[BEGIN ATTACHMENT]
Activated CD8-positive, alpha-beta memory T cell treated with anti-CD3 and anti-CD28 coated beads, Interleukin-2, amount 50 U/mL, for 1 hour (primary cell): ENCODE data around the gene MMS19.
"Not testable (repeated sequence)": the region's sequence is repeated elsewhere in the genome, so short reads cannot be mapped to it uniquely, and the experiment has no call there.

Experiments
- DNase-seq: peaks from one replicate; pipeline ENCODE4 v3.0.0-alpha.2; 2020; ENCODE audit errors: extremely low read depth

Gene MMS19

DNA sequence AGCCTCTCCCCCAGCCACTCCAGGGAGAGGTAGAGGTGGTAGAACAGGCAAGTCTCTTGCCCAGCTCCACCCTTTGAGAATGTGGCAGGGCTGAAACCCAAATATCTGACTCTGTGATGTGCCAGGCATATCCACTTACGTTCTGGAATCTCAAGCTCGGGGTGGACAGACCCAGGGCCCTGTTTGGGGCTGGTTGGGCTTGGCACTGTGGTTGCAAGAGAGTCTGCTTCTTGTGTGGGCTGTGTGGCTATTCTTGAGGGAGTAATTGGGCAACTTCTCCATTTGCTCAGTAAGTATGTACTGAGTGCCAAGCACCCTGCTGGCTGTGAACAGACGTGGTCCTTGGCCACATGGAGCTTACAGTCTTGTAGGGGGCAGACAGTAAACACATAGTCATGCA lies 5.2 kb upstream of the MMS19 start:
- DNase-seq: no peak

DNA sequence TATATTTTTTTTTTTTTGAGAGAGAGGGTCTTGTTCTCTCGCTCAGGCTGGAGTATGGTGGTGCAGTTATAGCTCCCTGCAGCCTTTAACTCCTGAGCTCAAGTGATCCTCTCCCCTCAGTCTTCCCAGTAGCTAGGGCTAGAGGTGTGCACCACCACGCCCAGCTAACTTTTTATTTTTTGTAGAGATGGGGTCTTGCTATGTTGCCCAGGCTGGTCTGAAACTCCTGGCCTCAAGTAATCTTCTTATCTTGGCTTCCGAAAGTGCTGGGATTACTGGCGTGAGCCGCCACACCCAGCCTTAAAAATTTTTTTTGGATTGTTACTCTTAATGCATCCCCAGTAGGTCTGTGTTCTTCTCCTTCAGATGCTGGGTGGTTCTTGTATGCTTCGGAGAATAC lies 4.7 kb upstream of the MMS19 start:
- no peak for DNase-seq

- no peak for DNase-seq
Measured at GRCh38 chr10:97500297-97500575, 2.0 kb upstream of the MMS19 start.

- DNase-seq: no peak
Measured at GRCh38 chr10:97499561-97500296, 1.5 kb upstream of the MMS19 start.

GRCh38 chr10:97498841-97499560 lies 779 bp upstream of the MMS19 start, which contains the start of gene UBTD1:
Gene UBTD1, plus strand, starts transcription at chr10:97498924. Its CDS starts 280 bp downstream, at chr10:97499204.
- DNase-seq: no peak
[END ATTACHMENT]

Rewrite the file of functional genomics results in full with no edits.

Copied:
Activated CD8-positive, alpha-beta memory T cell treated with anti-CD3 and anti-CD28 coated beads, Interleukin-2, amount 50 U/mL, for 1 hour (primary cell): ENCODE data around the gene MMS19.
"Not testable (repeated sequence)": the region's sequence is repeated elsewhere in the genome, so short reads cannot be mapped to it uniquely, and the experiment has no call there.

Experiments
- DNase-seq: peaks from one replicate; pipeline ENCODE4 v3.0.0-alpha.2; 2020; ENCODE audit errors: extremely low read depth

Gene MMS19

DNA sequence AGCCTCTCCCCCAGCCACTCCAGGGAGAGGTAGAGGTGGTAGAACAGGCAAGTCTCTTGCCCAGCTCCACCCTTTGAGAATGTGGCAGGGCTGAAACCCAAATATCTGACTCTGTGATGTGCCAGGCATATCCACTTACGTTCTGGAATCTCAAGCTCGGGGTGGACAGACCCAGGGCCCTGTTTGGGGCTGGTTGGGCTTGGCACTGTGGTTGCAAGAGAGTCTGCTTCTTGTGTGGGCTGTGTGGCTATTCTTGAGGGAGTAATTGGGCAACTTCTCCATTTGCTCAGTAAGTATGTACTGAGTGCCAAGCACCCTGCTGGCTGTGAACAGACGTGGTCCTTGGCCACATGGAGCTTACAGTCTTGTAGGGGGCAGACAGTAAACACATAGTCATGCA lies 5.2 kb upstream of the MMS19 start:
- DNase-seq: no peak

DNA sequence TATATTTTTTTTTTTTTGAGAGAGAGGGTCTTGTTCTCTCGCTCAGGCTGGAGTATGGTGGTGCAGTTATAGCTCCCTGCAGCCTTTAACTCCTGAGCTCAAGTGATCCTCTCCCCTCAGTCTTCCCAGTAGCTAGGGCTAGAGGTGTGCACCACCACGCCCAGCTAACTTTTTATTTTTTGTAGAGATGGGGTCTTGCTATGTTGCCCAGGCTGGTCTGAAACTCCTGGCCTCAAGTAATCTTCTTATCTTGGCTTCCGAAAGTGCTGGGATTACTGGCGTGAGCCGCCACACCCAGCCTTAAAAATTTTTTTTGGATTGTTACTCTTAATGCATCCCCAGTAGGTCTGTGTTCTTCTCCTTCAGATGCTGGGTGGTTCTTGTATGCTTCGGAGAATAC lies 4.7 kb upstream of the MMS19 start:
- no peak for DNase-seq

- no peak for DNase-seq
Measured at GRCh38 chr10:97500297-97500575, 2.0 kb upstream of the MMS19 start.

- DNase-seq: no peak
Measured at GRCh38 chr10:97499561-97500296, 1.5 kb upstream of the MMS19 start.

GRCh38 chr10:97498841-97499560 lies 779 bp upstream of the MMS19 start, which contains the start of gene UBTD1:
Gene UBTD1, plus strand, starts transcription at chr10:97498924. Its CDS starts 280 bp downstream, at chr10:97499204.
- DNase-seq: no peak